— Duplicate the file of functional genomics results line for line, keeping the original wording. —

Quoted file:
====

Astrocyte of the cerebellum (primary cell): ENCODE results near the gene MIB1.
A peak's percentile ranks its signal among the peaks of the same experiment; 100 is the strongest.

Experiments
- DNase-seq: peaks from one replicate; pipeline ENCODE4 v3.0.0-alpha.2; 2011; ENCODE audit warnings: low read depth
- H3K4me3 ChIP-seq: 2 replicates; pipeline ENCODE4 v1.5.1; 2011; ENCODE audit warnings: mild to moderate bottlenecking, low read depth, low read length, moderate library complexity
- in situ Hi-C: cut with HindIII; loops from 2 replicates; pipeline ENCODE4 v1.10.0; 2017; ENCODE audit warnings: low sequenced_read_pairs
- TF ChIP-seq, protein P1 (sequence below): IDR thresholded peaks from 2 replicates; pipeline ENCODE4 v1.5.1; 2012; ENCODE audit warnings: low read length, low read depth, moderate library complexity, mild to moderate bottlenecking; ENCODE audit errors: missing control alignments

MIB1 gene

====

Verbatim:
Astrocyte of the cerebellum (primary cell): ENCODE results near the gene MIB1.
A peak's percentile ranks its signal among the peaks of the same experiment; 100 is the strongest.

Experiments
- DNase-seq: peaks from one replicate; pipeline ENCODE4 v3.0.0-alpha.2; 2011; ENCODE audit warnings: low read depth
- H3K4me3 ChIP-seq: 2 replicates; pipeline ENCODE4 v1.5.1; 2011; ENCODE audit warnings: mild to moderate bottlenecking, low read depth, low read length, moderate library complexity
- in situ Hi-C: cut with HindIII; loops from 2 replicates; pipeline ENCODE4 v1.10.0; 2017; ENCODE audit warnings: low sequenced_read_pairs
- TF ChIP-seq, protein P1 (sequence below): IDR thresholded peaks from 2 replicates; pipeline ENCODE4 v1.5.1; 2012; ENCODE audit warnings: low read length, low read depth, moderate library complexity, mild to moderate bottlenecking; ENCODE audit errors: missing control alignments

MIB1 gene